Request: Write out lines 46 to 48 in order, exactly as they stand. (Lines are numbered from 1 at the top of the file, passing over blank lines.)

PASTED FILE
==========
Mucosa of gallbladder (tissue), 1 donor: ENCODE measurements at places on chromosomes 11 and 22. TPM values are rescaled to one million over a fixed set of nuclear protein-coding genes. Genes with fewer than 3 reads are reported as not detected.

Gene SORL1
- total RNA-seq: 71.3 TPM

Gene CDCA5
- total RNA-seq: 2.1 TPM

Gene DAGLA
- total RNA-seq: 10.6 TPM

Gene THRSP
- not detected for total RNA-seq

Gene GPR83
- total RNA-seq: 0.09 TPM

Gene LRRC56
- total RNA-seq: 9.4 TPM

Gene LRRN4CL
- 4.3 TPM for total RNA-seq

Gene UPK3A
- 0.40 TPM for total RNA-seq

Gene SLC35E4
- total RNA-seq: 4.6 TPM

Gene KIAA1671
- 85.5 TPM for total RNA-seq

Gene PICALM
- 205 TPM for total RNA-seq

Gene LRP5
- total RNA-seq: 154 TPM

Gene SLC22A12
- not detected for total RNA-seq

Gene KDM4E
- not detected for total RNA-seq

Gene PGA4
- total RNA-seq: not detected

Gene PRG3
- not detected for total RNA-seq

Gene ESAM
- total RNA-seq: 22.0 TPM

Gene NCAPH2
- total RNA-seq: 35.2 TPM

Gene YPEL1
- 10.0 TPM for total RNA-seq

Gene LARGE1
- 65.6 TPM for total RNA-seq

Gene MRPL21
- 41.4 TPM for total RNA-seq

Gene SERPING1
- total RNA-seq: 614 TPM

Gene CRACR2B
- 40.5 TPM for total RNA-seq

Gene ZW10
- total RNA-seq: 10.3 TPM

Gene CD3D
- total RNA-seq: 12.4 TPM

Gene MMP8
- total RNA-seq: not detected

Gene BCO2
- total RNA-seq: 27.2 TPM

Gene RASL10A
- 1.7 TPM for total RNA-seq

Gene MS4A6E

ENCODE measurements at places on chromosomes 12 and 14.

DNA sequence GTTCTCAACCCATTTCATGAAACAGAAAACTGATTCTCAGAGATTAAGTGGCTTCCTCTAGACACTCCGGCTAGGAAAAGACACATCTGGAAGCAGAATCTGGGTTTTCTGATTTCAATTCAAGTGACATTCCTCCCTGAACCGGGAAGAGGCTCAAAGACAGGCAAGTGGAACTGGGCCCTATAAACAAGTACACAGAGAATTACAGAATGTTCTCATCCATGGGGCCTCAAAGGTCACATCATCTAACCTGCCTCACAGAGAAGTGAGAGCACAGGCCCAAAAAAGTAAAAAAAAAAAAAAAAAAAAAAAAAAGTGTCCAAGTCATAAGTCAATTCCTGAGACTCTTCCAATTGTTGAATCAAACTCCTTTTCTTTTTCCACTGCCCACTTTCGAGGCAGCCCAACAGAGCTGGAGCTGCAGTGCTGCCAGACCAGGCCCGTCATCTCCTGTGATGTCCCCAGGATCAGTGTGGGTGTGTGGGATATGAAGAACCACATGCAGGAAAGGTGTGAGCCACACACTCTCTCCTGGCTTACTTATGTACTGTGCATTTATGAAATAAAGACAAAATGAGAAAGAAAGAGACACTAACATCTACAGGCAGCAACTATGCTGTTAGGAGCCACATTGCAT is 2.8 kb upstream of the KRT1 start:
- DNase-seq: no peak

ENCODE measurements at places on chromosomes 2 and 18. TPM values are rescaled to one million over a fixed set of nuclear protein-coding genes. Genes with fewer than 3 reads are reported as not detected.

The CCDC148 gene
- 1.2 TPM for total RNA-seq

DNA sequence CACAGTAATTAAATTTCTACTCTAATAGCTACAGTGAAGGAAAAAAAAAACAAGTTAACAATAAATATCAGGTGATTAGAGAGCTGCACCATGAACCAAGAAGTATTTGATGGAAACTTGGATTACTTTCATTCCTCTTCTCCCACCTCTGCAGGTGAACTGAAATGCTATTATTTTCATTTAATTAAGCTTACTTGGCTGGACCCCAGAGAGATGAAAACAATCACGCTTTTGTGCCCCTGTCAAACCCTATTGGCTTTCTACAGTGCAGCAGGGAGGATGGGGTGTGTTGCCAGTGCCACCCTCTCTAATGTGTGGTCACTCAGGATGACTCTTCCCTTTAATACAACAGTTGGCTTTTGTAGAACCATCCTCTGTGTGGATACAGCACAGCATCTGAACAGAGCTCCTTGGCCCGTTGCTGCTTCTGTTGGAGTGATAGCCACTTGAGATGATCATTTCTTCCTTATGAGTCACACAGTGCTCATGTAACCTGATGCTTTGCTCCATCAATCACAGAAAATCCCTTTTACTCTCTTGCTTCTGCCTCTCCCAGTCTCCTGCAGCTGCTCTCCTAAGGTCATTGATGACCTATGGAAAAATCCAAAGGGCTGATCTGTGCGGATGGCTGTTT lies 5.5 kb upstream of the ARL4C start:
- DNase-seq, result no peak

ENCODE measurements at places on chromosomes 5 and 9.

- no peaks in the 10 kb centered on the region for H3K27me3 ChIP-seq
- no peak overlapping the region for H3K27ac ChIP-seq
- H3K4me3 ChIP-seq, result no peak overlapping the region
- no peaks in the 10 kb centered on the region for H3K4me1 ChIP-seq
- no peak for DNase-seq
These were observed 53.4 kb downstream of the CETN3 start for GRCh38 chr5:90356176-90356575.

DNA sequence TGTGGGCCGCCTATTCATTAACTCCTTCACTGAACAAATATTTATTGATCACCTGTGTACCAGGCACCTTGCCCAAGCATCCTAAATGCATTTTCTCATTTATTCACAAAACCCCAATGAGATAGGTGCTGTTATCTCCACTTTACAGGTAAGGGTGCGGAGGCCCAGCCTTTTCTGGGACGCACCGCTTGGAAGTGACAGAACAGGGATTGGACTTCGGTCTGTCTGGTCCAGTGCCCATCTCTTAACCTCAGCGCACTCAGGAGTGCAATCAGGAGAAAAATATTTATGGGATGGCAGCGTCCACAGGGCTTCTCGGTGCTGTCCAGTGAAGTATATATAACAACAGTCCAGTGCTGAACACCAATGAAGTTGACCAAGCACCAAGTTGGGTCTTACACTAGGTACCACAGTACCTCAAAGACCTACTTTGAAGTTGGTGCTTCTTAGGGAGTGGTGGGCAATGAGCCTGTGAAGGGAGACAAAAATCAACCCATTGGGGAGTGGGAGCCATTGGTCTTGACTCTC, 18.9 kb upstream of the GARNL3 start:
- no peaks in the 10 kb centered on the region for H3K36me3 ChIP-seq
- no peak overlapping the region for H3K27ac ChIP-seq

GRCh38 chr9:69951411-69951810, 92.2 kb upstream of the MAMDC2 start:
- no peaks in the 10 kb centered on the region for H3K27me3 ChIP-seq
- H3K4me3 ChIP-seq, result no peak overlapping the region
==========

Gene CRACR2B
- 40.5 TPM for total RNA-seq

Gene ZW10